The first task aims at identifying roles; roles can be identified through the study of problem ontology and the hierarchy of previously identified organisations. Responsibilities are then assigned to each newly introduced role. These responsibilities have to correspond to a part of the requirements associated to their organisation. The third task is interaction identification. Interactions can be deduced from the study of the relationship between use case and the associated roles. Finally the last task consists in verifying the goodness of the adopted behavioural decomposition by studying the contributions from organisations at a given level to roles belonging to the upper level. Organisational Design Patterns may contribute to this task by offering a solution that helps in validating the obtained decomposition. When necessary constraints about roles and organisations can be expressed with OCL language.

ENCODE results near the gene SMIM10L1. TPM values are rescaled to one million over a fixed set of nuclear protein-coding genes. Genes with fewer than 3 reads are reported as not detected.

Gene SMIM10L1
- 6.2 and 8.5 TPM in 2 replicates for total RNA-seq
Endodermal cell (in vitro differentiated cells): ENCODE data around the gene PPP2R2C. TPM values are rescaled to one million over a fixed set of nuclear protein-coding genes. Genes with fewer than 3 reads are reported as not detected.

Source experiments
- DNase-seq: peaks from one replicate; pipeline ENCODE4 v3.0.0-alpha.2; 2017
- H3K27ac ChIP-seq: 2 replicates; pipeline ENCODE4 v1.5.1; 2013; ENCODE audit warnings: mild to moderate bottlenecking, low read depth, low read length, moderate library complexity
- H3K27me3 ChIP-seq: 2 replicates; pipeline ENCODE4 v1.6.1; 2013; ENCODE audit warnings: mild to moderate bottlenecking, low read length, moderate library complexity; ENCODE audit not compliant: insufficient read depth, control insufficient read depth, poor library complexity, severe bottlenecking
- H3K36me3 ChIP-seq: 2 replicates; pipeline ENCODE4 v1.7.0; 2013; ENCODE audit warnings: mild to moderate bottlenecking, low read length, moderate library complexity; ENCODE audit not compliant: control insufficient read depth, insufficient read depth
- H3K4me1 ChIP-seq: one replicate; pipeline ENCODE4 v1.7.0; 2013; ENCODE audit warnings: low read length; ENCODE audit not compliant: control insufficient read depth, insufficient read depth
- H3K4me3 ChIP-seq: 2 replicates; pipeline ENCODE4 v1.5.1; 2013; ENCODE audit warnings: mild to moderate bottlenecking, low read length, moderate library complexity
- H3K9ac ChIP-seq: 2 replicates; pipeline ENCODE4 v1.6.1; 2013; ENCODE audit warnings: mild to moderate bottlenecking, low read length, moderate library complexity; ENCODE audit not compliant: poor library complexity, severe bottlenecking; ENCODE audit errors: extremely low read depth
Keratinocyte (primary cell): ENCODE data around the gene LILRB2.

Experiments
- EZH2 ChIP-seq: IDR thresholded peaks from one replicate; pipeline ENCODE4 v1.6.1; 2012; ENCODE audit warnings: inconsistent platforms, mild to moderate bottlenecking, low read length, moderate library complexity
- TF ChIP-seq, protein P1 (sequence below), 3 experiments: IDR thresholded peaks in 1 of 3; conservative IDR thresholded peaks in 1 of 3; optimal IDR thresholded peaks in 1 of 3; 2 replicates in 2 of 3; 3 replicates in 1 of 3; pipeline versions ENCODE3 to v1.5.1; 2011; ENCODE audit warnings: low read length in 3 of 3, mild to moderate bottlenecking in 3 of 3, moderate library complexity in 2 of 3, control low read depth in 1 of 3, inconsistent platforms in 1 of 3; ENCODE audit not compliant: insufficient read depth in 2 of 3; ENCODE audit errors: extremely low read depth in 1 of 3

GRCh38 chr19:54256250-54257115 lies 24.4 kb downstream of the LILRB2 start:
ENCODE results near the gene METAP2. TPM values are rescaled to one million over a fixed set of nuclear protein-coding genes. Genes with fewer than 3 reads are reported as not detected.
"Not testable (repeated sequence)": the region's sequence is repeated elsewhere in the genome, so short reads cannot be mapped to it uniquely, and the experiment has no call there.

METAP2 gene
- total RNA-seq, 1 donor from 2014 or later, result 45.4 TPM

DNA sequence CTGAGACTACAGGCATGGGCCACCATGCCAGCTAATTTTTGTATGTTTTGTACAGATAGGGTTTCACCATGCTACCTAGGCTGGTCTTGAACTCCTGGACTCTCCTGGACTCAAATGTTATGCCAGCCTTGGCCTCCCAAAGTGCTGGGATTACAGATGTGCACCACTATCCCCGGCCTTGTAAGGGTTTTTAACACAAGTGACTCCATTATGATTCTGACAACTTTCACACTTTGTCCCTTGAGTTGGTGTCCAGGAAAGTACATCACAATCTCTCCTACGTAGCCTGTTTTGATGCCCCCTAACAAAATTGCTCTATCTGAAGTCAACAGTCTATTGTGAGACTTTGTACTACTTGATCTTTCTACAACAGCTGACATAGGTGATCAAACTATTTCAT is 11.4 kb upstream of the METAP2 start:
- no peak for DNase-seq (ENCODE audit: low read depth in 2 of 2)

The first step consists in looking into scenarios that can be deducted from use case diagrams to identify interactions. Let us suppose, for instance that organisation O1 is assigned to fulfill requirements represented by use cases A and B. Use case B has an ’include’ relationship with use case C assigned to organisation O2. This encourages the designer to explore the possibility of a scenario where a role of O2 interacts with another role of O1 in order to provide to O1 the result of a capacity that belongs to O2. Another guideline for roles identification consists in looking at the structure of the ontology in order to find elements that suggest some hierarchical structure that could evoke a holonic configuration with interacting roles (usually such a configuration is also useful for organisations identification as it has been said before).